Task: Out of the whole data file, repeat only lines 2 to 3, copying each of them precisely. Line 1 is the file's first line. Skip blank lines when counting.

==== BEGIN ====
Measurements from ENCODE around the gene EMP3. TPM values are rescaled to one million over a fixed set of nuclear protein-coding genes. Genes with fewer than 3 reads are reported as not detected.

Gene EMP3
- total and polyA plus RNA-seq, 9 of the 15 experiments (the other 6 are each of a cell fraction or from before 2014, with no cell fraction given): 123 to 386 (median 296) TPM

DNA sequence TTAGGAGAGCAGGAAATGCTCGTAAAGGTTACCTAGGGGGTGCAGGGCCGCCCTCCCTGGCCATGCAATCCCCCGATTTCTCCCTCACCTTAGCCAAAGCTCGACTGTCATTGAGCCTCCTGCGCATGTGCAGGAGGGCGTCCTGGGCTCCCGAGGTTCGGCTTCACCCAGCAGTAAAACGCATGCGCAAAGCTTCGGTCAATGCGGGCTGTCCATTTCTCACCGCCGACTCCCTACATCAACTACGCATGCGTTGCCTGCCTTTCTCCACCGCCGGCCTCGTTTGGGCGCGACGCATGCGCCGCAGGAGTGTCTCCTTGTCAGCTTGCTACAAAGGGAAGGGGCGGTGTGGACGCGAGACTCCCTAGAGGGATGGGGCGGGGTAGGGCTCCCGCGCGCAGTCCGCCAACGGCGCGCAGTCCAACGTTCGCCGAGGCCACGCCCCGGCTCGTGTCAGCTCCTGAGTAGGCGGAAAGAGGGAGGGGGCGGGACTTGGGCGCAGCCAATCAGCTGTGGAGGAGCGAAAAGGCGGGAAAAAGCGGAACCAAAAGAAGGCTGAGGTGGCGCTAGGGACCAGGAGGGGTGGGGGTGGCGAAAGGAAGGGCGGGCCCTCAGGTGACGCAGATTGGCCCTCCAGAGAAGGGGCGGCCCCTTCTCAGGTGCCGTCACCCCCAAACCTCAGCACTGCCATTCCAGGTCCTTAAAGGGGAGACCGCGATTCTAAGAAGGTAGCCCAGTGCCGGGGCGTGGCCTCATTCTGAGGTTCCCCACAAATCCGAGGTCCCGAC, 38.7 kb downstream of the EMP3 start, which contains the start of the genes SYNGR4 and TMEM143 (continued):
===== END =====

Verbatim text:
Gene EMP3
- total and polyA plus RNA-seq, 9 of the 15 experiments (the other 6 are each of a cell fraction or from before 2014, with no cell fraction given): 123 to 386 (median 296) TPM